The album was commercially successful, reaching #80 on the Billboard “Pop Albums” chart,[7] and critically well received. 2004’s Rip It Up: The Black Experience in Rock’n’Roll indicates that this album, along with Havens’ Mixed Bag and Alarm Clock, “should be considered staples of the rock canon.” The Rough Guide to Rock praises it as “an excellent mix of originals and covers, with a darker, brooding feel.” In a more modest assessment, Unterberger’s review in Allmusic summarizes, “As with many double albums, it perhaps could have used some pruning, although in general it was a worthy expansion of his sound as captured on record.”

The album includes several of the covers for which Havens is known, particularly the “imaginative covers” of Beatles and Bob Dylan which Unterberger indicated “he was able to recast as his own”. However, while Rough Guide suggested that the album bears “witness to Havens’ compelling ability as a live performer”, Unterberger discerned on this particular recording “an over reliance on Beatles covers” and felt “the live stuff on side four…seems like an afterthought to push the set to double-LP length.”


Singles released from the album include “Stop Pulling and Pushing Me”, the B side of a cover of “Rocky Raccoon”, in July 1969, and “Indian Rope Man”, which was released twice in May 1969: as an “A” side with “Just Above My Hobby Horses Head” and a “B” side with Beatles’ cover “Lady Madonna.” “Indian Rope Man” has proved enduring, with multiple covers by Brian Auger, Julie Driscoll and Phaze, among others. It was also retooled and retitled as “African Herbsman”, under which title it was performed by Bob Marley. (wikipedia)


Havens’ third Verve album was an ambitious double LP, using about a couple dozen backing musicians in various combinations on instruments ranging from conga and sitar to steel guitar and organ. Though recorded for the most part in the studio, it also included several live recordings from a July 1968 concert. As with many double albums, it perhaps could have used some pruning, although in general it was a worthy expansion of his sound as captured on record. Divided almost equally between originals and covers, the music has the moving and melancholy vibe, yet also somewhat rambling feel, typical of Havens’ prime. Certainly his “What More Can I Say John?” is a subtle and admirable anti-Vietnam war song, while his interpretations of Leonard Cohen’s “Priests” and Maurey Hayden’s (aka Lotus Weinstock’s) “Cautiously” are unusual cover choices that are imaginatively done. An Indian influence makes itself heard occasionally, as on “Just Above My Hobby Horse’s Head” and “Putting Out the Vibration, and Hoping It Comes Home”; “Indian Rope Man,” with Jeremy Steig on flute, is one of his better compositions. However, there’s an over reliance on Beatles covers (there are four here). And the live stuff on side four, with its cutesy five-minute version of “With a Little Help From My Friends” (in which Havens wordlessly scats the lyrics), seems like an afterthought to push the set to double-LP length. (by Richie Unterberger)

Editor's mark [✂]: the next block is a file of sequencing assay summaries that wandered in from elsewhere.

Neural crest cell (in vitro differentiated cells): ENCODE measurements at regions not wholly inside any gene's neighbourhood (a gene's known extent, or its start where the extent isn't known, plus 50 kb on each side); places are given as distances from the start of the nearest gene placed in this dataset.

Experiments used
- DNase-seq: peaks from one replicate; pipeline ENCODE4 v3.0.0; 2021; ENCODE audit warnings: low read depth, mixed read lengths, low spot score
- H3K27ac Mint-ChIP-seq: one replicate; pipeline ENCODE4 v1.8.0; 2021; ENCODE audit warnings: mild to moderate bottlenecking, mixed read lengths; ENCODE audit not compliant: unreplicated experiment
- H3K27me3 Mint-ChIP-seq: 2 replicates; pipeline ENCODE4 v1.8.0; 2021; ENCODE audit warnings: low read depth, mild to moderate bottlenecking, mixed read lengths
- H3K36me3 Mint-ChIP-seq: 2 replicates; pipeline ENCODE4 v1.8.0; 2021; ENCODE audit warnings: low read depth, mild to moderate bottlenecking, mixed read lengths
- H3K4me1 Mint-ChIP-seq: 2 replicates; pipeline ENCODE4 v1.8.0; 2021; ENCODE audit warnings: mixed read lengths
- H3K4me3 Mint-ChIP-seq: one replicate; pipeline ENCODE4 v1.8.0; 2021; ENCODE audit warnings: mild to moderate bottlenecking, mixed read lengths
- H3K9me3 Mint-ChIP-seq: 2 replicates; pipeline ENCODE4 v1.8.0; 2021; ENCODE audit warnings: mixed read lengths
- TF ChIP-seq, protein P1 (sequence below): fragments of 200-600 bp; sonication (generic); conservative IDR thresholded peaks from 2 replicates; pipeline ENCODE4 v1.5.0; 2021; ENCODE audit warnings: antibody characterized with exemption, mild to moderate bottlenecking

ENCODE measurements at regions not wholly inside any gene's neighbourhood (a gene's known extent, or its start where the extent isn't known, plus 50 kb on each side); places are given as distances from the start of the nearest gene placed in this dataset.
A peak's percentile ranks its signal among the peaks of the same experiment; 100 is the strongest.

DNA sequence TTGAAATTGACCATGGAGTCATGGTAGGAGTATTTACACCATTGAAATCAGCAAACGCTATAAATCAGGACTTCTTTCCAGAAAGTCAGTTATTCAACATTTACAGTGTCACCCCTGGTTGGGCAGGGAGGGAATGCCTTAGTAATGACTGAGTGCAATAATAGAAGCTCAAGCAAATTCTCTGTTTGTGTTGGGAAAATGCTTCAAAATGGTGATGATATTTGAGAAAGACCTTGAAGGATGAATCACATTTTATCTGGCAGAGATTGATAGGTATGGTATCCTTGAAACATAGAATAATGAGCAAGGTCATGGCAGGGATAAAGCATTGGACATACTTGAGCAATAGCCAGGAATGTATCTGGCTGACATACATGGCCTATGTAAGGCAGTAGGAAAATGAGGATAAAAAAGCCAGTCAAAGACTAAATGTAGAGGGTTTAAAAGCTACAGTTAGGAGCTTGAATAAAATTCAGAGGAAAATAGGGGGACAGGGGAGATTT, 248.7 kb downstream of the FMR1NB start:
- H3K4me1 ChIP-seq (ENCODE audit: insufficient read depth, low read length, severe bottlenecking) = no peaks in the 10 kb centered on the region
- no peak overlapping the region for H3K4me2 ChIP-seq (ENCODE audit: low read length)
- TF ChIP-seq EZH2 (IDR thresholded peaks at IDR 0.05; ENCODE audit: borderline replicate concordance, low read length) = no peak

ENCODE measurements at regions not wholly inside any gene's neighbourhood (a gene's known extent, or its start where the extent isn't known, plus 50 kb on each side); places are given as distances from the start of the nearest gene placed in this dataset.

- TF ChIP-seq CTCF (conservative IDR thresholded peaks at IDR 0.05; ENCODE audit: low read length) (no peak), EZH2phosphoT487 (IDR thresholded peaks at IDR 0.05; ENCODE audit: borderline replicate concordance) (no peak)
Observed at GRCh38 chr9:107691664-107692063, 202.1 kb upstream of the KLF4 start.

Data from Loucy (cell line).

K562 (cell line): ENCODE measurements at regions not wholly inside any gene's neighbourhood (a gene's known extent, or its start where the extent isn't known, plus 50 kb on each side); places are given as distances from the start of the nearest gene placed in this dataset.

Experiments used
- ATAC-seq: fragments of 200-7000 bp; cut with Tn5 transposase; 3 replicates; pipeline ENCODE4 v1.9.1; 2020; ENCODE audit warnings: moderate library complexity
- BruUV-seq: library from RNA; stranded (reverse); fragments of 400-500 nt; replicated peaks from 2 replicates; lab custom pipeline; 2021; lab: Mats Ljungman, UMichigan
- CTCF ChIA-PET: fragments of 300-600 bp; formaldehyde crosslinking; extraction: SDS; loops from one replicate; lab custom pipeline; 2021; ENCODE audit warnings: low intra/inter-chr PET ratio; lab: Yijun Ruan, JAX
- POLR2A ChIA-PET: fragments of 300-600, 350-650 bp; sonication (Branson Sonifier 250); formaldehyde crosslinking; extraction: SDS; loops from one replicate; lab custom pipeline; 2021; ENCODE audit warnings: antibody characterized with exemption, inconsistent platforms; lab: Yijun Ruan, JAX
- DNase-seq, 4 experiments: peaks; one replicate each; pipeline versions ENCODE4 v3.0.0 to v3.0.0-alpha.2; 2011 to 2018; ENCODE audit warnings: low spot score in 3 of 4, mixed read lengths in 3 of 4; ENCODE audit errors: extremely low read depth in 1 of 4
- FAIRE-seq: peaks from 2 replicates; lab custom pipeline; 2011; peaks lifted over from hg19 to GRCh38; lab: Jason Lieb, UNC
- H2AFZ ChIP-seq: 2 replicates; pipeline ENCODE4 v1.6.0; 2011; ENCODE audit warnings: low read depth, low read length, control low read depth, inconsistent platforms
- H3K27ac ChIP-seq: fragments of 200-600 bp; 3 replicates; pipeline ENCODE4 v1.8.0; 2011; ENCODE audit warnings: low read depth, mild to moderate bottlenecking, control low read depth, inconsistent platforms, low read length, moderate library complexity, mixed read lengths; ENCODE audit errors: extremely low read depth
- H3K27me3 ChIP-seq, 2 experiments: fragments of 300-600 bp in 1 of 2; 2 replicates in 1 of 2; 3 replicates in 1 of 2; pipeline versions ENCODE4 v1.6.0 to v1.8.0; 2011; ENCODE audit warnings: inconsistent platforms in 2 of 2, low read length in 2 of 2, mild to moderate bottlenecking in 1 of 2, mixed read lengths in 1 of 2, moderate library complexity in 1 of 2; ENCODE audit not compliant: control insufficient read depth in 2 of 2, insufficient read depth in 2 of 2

Warren Bernhardt (keyboards, clavinet)
Brad Campbell (bass)
Bob Chase (percussion)
Diane Comins (harmonica)
Jim Fairs (bass)
Richie Havens (vocals, guitar, sitar, percussion, ondioline)
Charles Howall (background vocals)
Carol Hunter (bass)
Teddy Irwin (guitar)
Bruce Langhorne (guitar)
Ken Lauber (keyboards)
Donald McDonald (drums)
Arnie Moore (bass)
Weldon Myrick (pedal- steel guitar)
John Ord (keyboards. celeste)
Skip Prokop (drums)
Charlie Smalls (keyboards)
Jeremy Steig (flute)
Stephen Stills (bass)
Collin Walcott (sitar, tabla)
Paul “Dino” Williams (guitar)
Daniel Ben Zebulon (drums)


01. Stop Pulling and Pushing Me (Havens) 1.51
02. For Haven’s Sake (Havens) 7.05
03. Strawberry Fields Forever (Lennon/McCartney) 3.40
04. What More Can I Say John? (Havens) 4.40
05. I Pity The Poor Immigrant (Bob Dylan) 3.11
06. Lady Madonna (Lennon/McCartney) 2.00
07 Priests (Cohen) 5.16
08. Indian Rope Man (Havens/Price/Roth) 3.05
09. Cautiously (Haydn) 4.02
10. Just Above My Hobby Horse’s Head (Havens/Roth) 3.00